Synopsis: When a young woman becomes afflicted by stigmata, a priest is sent to investigate her case, which may have severe ramifications for his faith and for the Catholic Church itself.-IMDB
Tagline: The messenger must be silenced.
Release Date: 1999-9-10| MPAA Rating: R | Coolthulhus Earned: 2
Stigmata, while interesting in theory, relies way too heavily on the use of bad music, annoyingly loud sound effects, and flashes of ‘happenings’ that have a tendency to just give you a headache rather than actually freak you out. This is a shame because there genuinely are some beautiful shot sequences in the film that make me want to like it a lot more than I actually did.
Both Patricia Arquette and Gabriel Byrne did a good job with the script that they were given, but this was just not a good movie and they can’t be expected to carry it all on their shoulders. She’s a 20ish hair stylist, and he’s an organic chemist turned priest. When a priest reports an incident in which Arquette’s character (Frankie) is whipped on a train by an ‘unseen force’, Byrne’s character (Father Andrew Kiernan ) is called in to investigate. The ante is upped, and it soon becomes obvious that this isn’t your normal case of stigmata.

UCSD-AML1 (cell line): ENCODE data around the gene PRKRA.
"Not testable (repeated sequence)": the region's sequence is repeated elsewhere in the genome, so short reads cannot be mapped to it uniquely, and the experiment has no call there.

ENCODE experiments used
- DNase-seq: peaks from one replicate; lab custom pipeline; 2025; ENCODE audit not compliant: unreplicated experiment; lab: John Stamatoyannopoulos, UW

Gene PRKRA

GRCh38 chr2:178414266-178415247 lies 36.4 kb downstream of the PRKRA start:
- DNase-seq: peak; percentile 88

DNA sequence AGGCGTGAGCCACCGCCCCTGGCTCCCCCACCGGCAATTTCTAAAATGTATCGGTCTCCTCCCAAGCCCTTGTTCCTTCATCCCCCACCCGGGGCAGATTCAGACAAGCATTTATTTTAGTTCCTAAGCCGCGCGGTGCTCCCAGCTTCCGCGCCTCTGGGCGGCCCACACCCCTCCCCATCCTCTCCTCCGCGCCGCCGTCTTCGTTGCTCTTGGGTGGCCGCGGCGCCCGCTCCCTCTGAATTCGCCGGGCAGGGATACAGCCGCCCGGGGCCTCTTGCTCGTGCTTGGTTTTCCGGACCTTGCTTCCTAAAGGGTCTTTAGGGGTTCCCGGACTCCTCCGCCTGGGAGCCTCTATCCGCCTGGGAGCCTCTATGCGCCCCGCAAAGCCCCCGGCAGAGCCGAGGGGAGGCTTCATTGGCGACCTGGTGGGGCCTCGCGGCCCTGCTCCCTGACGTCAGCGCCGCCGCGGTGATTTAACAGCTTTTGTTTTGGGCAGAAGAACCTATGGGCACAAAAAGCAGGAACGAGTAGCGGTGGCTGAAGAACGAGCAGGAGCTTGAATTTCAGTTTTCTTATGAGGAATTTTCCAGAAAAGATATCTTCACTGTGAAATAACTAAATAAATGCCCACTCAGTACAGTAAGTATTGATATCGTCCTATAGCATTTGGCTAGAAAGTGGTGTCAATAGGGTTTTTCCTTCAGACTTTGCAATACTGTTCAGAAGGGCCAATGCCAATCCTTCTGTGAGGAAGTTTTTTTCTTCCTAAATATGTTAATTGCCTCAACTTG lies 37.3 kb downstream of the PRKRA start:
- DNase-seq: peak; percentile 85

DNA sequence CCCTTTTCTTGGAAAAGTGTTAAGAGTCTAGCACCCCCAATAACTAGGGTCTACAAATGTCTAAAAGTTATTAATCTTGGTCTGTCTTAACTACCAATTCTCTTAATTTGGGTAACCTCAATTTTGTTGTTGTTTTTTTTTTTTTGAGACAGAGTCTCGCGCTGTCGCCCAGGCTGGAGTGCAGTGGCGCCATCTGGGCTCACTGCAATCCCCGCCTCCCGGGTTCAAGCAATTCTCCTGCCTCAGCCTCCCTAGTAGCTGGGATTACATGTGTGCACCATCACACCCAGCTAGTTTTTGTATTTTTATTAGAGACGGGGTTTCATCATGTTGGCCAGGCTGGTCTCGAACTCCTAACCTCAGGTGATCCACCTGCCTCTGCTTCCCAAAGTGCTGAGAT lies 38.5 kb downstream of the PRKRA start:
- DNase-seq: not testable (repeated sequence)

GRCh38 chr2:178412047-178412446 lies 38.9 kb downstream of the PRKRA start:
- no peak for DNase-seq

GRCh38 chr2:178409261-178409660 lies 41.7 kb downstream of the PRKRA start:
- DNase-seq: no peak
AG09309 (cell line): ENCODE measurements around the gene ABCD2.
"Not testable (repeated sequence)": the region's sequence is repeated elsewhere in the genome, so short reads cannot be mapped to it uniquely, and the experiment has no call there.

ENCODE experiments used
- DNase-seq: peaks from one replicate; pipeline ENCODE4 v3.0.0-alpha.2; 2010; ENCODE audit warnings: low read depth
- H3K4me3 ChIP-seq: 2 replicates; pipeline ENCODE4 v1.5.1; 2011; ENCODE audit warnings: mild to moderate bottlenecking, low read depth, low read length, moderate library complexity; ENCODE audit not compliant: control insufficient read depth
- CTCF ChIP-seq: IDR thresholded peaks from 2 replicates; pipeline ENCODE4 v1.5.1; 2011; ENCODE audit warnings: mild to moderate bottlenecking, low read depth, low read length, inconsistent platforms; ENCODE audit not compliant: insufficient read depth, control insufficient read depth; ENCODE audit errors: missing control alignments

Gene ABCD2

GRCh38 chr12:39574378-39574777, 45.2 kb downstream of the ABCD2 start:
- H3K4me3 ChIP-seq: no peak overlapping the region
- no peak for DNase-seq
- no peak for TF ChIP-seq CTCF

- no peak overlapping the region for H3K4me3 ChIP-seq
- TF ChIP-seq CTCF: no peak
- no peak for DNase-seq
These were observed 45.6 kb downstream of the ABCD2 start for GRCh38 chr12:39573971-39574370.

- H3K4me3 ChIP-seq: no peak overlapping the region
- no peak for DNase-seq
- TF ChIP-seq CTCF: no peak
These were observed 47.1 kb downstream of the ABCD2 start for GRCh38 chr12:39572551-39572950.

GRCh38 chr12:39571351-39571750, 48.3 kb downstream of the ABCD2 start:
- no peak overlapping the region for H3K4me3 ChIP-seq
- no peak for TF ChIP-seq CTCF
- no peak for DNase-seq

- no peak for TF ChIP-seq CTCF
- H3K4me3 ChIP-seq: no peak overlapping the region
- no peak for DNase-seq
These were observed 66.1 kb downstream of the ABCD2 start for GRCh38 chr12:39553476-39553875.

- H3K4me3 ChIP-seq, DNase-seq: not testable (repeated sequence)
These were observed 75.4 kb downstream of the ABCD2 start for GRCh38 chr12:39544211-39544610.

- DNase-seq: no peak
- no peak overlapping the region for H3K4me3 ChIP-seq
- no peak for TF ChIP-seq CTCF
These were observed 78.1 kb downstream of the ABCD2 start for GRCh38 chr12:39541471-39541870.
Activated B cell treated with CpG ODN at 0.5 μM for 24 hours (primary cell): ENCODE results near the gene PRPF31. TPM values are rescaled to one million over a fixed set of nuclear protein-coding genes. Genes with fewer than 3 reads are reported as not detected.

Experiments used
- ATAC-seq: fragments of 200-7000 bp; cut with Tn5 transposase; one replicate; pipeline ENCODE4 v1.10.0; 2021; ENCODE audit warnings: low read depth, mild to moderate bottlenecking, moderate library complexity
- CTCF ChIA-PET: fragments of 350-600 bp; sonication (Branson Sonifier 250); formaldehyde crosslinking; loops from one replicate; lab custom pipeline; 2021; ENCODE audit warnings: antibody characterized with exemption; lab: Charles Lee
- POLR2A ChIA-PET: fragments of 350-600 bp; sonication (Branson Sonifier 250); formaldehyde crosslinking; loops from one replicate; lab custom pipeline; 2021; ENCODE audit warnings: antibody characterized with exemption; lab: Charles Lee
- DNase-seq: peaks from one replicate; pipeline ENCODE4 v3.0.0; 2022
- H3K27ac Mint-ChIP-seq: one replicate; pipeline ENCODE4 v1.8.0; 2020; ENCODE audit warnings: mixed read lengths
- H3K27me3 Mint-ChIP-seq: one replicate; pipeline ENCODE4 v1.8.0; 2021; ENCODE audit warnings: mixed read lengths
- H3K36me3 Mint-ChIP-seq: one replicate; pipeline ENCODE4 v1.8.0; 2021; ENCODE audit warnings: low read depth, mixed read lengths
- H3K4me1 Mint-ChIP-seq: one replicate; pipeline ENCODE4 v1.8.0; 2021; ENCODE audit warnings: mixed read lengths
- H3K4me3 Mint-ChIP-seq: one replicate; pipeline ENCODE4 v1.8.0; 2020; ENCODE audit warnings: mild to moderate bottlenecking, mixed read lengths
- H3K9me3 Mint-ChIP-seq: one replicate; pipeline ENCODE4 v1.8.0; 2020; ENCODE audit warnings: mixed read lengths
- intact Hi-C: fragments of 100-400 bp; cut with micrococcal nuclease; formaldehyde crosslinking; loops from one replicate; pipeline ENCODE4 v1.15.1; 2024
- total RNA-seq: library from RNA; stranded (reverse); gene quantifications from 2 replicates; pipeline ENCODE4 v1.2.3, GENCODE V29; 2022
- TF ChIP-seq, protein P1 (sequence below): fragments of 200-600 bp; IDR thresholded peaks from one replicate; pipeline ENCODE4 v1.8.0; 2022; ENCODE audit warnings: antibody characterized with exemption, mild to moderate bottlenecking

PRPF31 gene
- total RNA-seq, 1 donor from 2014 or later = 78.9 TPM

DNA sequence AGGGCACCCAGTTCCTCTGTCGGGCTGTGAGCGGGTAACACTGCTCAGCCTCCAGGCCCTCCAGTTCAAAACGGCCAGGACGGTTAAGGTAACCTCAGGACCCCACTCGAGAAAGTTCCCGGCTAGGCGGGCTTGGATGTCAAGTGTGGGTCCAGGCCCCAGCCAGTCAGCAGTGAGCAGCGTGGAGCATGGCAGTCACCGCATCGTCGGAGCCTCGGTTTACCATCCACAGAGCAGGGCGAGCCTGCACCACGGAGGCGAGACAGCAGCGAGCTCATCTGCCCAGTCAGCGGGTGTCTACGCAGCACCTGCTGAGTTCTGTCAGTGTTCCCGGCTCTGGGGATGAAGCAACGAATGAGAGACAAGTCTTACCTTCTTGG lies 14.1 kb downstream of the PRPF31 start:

There is a certain chemistry between the two of them, and if this movie had been written different and/or shot by a director that wasn’t trying to do the artsy thing all the time, it would have been a great watch. Instead, the occasionally beautiful shots are pounded into submission by repeated ‘horrific’ happenings of the stigmatas appearance.
I guess this is what happens when you take an interesting idea, and lay in the hands of who have more money than talent. Feeling nostalgic for the 90s? Rent Stigmata now on Amazon.